Friday, 20 February 98 Washington, DC
1. RADON: BEIR-VI SAYS THE THRESHOLD DOSE IS ONE ALPHA PARTICLE.
The sixth National Research Council report on Biological Effects
of Ionizing Radiation deals solely with radon. Its purpose was to
consider new evidence on residential lung-cancer risk obtained
since the 1989 BEIR-IV report. But the report released at a press
conference yesterday could have been taken out of a time capsule.
It blamed radon for about 18,000 lung cancer deaths per year,
mostly (90%) among smokers. The new figures are still based on a
linear-no-threshold extrapolation from data on uranium miners.
The panelists insisted that repair mechanisms that may produce a
threshold for penetrating radiation (WN 30 Jan 98) are not
relevant to alpha particle damage. The report acknowledged that a
threshold could exist and not be identified from the data. A
preemptive strike was launched a day earlier by a group called
Radiation, Science & Health, which held its own press conference
to argue that, even at the highest residential exposures, radon
is not only harmless, but beneficial. Studies by physicist
Bernard Cohen found lung cancer rates are consistently lowest in
areas where radon levels are highest. Such "ecological" evidence
was dismissed by BEIR-VI, which relied entirely on case control
studies. This is reminiscent of the debate between physicists and
epidemiologists in the EMF wars. The physicists were right.
2. REALITY CHECK: BUDGET BATTLE LOOMS OVER PHYSICS PROJECTS.
didn't take long for pot holes to show up on the road to a FY 99
budget (WN 6 Feb 98). First, there was the questionable linkage
between the President's budget and the tobacco settlement. Now,
Bob Livingston (R-LA), the powerful House Appropriations chair,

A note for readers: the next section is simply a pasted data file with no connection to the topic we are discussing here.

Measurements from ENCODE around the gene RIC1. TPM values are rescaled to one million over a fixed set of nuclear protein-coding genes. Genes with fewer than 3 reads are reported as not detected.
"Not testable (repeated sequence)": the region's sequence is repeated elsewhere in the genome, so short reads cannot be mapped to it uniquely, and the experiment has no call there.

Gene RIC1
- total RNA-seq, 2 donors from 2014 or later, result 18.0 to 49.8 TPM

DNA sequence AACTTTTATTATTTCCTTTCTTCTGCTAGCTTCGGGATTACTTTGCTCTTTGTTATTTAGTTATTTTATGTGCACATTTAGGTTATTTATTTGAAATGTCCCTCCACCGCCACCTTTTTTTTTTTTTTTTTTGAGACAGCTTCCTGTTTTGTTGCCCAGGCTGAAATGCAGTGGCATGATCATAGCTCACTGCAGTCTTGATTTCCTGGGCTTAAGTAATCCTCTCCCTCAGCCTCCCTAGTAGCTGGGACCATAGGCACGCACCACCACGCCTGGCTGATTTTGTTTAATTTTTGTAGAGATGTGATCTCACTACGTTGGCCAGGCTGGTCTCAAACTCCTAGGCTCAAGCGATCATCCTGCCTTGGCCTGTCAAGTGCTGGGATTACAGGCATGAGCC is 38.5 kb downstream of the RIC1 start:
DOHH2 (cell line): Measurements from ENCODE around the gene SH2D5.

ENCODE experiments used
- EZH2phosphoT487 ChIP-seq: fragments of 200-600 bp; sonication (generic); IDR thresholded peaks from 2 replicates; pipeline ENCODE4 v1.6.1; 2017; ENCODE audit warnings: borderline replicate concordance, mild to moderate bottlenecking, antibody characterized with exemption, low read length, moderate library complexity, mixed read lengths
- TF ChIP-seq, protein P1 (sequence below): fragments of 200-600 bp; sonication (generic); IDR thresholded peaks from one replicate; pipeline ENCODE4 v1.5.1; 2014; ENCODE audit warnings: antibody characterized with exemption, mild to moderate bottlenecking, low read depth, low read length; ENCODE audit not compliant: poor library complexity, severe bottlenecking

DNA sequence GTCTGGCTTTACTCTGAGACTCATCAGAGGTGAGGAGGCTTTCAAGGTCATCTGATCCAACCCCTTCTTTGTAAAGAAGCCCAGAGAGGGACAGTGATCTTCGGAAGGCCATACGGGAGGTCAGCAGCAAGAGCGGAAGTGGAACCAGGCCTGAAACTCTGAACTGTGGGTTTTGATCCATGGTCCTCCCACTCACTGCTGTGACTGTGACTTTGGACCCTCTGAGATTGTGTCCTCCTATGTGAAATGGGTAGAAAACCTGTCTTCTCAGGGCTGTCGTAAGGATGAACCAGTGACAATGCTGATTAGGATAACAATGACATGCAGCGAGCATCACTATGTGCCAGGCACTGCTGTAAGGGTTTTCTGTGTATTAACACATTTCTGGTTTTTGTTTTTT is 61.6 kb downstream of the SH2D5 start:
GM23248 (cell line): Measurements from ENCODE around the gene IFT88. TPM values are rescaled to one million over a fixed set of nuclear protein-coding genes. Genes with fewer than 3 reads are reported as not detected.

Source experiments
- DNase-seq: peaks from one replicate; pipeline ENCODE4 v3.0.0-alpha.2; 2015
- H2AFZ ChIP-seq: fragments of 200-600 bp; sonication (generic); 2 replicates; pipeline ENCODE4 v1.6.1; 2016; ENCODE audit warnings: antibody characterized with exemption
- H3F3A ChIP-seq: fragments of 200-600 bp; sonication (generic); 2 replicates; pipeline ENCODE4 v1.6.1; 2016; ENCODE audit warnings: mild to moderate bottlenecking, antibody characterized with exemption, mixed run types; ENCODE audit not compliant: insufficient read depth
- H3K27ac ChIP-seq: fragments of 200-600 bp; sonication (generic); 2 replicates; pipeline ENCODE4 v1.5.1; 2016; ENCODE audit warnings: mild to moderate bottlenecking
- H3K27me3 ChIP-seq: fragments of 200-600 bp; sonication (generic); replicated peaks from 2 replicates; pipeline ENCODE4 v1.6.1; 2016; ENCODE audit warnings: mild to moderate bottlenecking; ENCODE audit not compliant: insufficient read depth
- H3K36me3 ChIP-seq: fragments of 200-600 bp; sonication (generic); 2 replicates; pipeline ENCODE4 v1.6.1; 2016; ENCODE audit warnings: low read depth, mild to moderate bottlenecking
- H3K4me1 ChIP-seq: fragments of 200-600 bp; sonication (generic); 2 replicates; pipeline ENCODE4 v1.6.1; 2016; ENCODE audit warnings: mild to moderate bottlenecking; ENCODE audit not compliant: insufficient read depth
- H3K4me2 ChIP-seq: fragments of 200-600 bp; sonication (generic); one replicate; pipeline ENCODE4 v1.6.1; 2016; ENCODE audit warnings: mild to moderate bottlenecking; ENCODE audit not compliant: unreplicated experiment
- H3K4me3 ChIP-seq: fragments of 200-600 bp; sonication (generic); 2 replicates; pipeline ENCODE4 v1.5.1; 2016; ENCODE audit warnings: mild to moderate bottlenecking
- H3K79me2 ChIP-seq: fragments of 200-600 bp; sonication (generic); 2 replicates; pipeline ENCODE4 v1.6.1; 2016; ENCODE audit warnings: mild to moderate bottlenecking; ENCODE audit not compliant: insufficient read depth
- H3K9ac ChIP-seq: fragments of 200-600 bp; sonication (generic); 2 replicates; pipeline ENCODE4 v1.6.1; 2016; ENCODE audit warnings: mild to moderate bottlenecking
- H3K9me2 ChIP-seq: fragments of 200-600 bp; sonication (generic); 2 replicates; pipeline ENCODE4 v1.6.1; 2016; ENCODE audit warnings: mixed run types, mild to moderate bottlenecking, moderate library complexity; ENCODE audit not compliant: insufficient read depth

has issued his list of "questionable funding increases," which
includes the $30M increase for the LHC, $99M more for solar and
renewable, $400M for energy efficiency and $252M for the Global
Environment Facility. Livingston also dropped plans to retire,
which means he will be looking for visibility. Bad combination.
3. TIME TRAVEL: CONCERNS RAISED ABOUT CREW ON GERIATRIC MISSION.
NASA is holding a "press opportunity" this afternoon to introduce
the crew of the October shuttle launch that will carry John Glenn
back into orbit. Noting that the crew includes a heart surgeon
and an emergency medical specialist, Rep. James Sensenbrenner (R-WI) wants to know if this means NASA is concerned about Glenn's
health. NASA might also wish to rethink the symbolism: 36 years
after his first trip into space, the Senator will travel only 80
miles further from Earth. Who would have imagined that in 1962?
4. SPACE STATION: NASA RELEASES NEW "RESEARCH PLAN."
This is a
report every scientist should read. It can be found at
http://www.hq.nasa.gov/office/olmsa/ISS_final.pdf You can
comment at http://www.nasa.gov/office/olmsa/comments/index.htm
I would be grateful if you would send me a copy of any comments.